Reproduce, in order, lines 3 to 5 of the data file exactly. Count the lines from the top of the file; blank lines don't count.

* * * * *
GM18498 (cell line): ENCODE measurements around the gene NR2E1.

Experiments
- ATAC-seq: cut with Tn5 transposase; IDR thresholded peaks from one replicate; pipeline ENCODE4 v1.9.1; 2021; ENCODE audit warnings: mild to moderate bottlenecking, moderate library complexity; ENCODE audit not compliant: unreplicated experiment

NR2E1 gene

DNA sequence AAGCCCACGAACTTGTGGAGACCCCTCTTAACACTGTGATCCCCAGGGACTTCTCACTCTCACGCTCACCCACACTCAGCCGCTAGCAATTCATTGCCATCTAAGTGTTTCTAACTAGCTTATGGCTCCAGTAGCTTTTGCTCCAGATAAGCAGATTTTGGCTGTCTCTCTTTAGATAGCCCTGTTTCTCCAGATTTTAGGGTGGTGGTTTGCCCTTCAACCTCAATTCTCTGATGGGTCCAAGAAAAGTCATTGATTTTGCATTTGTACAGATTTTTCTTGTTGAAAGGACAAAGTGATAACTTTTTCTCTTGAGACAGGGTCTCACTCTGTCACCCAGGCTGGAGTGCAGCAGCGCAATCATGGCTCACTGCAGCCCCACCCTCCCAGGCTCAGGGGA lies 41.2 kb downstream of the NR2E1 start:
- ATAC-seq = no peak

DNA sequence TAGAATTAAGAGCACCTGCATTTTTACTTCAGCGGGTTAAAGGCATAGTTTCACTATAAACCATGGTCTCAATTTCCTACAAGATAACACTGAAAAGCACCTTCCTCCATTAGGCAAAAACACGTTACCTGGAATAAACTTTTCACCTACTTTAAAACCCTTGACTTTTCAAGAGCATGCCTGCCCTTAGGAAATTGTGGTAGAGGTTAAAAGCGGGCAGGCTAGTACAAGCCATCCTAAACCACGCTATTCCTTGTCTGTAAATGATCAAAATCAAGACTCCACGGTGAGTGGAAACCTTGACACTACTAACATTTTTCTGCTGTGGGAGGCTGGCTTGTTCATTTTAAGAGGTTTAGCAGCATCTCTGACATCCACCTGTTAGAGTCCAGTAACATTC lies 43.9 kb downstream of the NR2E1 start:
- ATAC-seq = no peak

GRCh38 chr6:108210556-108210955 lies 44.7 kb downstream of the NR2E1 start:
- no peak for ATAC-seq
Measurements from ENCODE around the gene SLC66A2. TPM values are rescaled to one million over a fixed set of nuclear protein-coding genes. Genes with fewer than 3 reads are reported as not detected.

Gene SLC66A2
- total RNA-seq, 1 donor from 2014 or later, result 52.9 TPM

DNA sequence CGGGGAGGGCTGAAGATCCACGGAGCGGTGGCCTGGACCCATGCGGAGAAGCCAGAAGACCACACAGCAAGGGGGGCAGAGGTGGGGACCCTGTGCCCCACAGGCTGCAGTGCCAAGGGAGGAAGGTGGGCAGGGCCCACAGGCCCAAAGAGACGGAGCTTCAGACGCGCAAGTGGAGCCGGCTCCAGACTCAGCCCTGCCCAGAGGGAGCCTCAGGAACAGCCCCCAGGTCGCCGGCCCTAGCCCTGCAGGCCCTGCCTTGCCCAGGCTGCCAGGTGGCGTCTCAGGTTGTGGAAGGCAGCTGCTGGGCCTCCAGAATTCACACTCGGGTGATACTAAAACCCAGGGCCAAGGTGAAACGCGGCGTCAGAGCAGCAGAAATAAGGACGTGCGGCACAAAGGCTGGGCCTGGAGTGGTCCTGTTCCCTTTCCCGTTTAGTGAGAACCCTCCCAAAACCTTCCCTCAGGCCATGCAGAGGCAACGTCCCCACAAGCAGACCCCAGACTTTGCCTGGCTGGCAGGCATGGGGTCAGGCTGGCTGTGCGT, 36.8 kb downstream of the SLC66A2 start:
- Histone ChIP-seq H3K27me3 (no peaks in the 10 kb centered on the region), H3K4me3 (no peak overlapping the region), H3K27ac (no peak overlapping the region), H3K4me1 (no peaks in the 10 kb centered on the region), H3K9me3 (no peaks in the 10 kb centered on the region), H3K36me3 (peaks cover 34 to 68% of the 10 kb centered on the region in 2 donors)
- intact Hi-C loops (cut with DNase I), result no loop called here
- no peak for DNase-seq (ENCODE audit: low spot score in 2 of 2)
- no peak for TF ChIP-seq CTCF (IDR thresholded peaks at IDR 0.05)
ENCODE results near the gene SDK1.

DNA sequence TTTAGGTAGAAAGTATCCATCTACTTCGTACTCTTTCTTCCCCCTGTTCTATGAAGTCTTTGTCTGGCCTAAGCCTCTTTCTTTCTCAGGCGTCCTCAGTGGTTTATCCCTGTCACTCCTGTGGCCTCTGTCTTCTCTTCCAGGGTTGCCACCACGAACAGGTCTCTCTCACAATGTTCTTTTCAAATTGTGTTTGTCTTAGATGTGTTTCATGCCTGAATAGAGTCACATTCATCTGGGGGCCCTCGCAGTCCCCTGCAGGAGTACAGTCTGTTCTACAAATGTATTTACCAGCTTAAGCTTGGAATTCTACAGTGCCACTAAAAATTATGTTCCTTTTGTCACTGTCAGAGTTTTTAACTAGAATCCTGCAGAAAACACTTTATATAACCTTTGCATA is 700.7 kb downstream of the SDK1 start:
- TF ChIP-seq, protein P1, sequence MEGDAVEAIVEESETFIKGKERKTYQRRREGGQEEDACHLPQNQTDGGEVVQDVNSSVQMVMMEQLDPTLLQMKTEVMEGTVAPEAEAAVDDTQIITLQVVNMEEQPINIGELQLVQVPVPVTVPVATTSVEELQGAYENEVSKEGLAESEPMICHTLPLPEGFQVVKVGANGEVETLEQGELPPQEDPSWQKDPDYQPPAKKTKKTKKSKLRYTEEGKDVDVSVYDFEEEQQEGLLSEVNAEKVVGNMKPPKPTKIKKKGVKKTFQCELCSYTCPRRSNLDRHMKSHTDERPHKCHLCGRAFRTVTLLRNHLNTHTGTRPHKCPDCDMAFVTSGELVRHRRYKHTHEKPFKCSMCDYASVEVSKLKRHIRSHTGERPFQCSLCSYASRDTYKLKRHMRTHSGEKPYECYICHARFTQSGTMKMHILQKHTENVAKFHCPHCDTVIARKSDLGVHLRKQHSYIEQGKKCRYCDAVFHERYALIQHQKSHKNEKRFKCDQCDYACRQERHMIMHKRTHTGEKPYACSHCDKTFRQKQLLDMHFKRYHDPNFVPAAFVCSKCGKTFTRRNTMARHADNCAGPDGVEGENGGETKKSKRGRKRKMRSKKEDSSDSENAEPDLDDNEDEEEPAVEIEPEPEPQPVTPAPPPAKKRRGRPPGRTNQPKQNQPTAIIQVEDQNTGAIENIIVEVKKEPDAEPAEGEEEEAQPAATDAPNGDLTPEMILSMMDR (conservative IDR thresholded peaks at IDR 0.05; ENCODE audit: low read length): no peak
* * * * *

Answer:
- ATAC-seq: cut with Tn5 transposase; IDR thresholded peaks from one replicate; pipeline ENCODE4 v1.9.1; 2021; ENCODE audit warnings: mild to moderate bottlenecking, moderate library complexity; ENCODE audit not compliant: unreplicated experiment

NR2E1 gene

DNA sequence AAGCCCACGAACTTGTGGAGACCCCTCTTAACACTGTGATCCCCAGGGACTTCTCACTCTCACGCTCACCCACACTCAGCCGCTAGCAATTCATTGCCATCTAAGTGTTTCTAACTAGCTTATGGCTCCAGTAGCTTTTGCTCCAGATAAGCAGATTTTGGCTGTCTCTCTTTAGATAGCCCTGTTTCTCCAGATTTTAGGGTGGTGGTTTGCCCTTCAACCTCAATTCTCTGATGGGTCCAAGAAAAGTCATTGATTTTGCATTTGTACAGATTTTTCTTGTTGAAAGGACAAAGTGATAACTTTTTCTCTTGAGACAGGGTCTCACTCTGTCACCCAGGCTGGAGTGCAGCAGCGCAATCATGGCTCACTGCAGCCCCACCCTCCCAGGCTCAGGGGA lies 41.2 kb downstream of the NR2E1 start: